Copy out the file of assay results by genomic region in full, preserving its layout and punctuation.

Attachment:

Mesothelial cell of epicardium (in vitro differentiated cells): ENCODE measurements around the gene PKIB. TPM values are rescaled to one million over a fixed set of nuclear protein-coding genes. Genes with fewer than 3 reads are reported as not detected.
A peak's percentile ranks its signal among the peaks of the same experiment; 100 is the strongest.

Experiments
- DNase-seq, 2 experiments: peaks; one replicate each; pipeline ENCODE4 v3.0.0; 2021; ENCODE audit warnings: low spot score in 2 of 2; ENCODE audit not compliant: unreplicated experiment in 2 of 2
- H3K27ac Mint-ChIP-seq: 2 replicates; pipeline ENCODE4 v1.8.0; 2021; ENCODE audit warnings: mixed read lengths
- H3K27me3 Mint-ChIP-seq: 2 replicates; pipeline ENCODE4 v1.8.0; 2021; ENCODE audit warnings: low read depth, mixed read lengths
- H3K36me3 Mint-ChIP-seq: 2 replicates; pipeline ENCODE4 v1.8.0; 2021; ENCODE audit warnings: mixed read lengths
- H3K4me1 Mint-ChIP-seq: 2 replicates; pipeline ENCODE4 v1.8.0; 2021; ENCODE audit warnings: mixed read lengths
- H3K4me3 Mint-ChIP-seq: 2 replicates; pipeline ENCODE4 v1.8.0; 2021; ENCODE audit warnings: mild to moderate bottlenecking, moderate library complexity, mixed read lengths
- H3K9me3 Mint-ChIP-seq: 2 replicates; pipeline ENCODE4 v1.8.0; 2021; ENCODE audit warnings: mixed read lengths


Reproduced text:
Mesothelial cell of epicardium (in vitro differentiated cells): ENCODE measurements around the gene PKIB. TPM values are rescaled to one million over a fixed set of nuclear protein-coding genes. Genes with fewer than 3 reads are reported as not detected.
A peak's percentile ranks its signal among the peaks of the same experiment; 100 is the strongest.

Experiments
- DNase-seq, 2 experiments: peaks; one replicate each; pipeline ENCODE4 v3.0.0; 2021; ENCODE audit warnings: low spot score in 2 of 2; ENCODE audit not compliant: unreplicated experiment in 2 of 2
- H3K27ac Mint-ChIP-seq: 2 replicates; pipeline ENCODE4 v1.8.0; 2021; ENCODE audit warnings: mixed read lengths
- H3K27me3 Mint-ChIP-seq: 2 replicates; pipeline ENCODE4 v1.8.0; 2021; ENCODE audit warnings: low read depth, mixed read lengths
- H3K36me3 Mint-ChIP-seq: 2 replicates; pipeline ENCODE4 v1.8.0; 2021; ENCODE audit warnings: mixed read lengths
- H3K4me1 Mint-ChIP-seq: 2 replicates; pipeline ENCODE4 v1.8.0; 2021; ENCODE audit warnings: mixed read lengths
- H3K4me3 Mint-ChIP-seq: 2 replicates; pipeline ENCODE4 v1.8.0; 2021; ENCODE audit warnings: mild to moderate bottlenecking, moderate library complexity, mixed read lengths
- H3K9me3 Mint-ChIP-seq: 2 replicates; pipeline ENCODE4 v1.8.0; 2021; ENCODE audit warnings: mixed read lengths